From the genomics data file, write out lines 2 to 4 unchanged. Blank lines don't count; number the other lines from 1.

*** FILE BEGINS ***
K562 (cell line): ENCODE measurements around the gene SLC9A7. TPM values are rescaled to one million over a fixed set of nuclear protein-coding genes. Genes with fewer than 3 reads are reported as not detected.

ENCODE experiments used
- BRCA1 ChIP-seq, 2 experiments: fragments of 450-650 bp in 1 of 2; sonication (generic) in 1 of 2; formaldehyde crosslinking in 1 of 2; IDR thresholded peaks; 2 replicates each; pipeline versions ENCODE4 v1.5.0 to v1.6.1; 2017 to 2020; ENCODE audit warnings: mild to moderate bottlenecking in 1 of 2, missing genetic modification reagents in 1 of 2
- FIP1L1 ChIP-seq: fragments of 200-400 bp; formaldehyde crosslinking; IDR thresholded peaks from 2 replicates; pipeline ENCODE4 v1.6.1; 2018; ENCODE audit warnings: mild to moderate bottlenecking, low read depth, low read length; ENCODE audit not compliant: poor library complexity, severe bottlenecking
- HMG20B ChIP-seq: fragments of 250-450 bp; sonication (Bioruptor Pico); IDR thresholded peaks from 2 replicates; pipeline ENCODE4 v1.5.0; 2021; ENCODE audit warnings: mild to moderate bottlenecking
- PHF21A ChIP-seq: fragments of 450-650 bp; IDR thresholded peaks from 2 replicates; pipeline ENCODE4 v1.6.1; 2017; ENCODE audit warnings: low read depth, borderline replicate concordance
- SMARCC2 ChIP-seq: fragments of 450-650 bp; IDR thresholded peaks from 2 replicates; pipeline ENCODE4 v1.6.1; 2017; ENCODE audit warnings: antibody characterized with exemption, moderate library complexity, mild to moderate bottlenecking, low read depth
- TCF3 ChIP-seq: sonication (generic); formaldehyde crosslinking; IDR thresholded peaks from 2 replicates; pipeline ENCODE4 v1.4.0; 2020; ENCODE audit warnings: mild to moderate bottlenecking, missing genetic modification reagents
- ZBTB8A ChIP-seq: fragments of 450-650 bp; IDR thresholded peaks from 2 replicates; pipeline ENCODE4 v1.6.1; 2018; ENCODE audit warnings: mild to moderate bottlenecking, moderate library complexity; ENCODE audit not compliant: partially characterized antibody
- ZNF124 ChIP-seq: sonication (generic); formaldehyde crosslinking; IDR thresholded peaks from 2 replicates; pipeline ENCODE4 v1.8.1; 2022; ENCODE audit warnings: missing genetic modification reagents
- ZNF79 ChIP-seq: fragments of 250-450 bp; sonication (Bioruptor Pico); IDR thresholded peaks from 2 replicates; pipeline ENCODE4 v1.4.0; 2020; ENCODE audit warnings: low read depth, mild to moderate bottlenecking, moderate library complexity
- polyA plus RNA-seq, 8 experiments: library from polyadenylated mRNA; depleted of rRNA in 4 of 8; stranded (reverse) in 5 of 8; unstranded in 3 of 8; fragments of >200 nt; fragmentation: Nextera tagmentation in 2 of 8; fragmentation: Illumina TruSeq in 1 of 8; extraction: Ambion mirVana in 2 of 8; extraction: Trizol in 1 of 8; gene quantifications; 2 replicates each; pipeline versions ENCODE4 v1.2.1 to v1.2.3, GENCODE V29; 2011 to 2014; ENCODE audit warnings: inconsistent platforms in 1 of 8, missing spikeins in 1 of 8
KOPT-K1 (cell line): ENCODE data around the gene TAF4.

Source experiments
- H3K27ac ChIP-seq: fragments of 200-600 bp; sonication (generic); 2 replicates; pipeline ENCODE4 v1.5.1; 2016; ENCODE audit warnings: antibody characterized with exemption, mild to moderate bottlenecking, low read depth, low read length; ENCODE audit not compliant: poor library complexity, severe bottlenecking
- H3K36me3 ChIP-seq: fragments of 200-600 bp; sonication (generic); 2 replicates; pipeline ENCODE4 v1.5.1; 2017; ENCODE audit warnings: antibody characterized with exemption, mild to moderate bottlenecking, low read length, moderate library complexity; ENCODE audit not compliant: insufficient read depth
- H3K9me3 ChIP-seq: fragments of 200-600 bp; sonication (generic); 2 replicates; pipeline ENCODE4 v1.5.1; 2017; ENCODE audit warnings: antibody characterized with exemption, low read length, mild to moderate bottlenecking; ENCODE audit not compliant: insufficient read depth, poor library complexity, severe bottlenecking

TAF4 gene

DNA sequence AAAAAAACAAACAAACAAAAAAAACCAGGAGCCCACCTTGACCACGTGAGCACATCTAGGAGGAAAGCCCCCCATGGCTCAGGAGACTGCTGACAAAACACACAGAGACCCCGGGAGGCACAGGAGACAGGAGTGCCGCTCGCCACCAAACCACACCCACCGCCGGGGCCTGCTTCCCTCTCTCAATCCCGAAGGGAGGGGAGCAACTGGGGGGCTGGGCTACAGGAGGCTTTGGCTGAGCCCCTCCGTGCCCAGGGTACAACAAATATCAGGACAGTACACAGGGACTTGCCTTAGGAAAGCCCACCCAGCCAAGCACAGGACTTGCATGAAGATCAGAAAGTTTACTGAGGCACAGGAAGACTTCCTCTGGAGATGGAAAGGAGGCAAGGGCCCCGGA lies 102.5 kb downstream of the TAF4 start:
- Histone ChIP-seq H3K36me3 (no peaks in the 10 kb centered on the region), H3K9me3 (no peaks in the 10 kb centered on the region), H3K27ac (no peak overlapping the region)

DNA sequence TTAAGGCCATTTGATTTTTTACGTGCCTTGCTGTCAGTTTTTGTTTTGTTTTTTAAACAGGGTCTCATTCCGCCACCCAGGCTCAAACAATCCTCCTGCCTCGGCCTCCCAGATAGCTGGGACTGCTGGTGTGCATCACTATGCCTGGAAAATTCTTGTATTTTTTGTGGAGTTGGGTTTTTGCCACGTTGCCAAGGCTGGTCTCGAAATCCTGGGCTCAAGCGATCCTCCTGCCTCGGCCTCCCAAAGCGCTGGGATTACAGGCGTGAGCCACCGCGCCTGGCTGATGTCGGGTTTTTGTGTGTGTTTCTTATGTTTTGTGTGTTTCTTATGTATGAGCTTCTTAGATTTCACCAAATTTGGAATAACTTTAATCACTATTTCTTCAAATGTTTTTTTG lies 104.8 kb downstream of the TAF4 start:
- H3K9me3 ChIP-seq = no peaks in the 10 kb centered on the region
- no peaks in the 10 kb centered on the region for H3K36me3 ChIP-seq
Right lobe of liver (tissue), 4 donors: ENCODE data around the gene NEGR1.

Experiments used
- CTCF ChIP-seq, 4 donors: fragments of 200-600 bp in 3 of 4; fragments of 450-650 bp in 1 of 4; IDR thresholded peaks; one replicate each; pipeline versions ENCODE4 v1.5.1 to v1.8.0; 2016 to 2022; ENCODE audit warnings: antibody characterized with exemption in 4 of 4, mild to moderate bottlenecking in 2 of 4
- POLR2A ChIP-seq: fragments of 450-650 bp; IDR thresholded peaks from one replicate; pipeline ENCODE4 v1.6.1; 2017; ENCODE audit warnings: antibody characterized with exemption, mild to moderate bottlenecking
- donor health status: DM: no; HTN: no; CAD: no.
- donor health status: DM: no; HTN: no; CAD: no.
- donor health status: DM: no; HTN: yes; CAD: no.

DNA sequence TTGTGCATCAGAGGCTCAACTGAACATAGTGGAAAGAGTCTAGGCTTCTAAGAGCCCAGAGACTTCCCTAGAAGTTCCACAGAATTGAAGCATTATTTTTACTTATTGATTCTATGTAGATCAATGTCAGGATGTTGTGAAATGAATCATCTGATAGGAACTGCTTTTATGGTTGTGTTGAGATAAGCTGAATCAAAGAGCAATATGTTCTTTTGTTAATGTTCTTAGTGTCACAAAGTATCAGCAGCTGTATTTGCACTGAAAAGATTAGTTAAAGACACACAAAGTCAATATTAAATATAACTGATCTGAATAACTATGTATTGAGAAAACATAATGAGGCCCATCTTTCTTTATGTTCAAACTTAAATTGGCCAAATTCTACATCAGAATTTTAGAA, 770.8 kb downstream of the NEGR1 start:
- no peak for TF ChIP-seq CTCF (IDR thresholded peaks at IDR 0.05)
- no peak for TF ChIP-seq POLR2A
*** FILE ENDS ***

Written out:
ENCODE experiments used
- BRCA1 ChIP-seq, 2 experiments: fragments of 450-650 bp in 1 of 2; sonication (generic) in 1 of 2; formaldehyde crosslinking in 1 of 2; IDR thresholded peaks; 2 replicates each; pipeline versions ENCODE4 v1.5.0 to v1.6.1; 2017 to 2020; ENCODE audit warnings: mild to moderate bottlenecking in 1 of 2, missing genetic modification reagents in 1 of 2
- FIP1L1 ChIP-seq: fragments of 200-400 bp; formaldehyde crosslinking; IDR thresholded peaks from 2 replicates; pipeline ENCODE4 v1.6.1; 2018; ENCODE audit warnings: mild to moderate bottlenecking, low read depth, low read length; ENCODE audit not compliant: poor library complexity, severe bottlenecking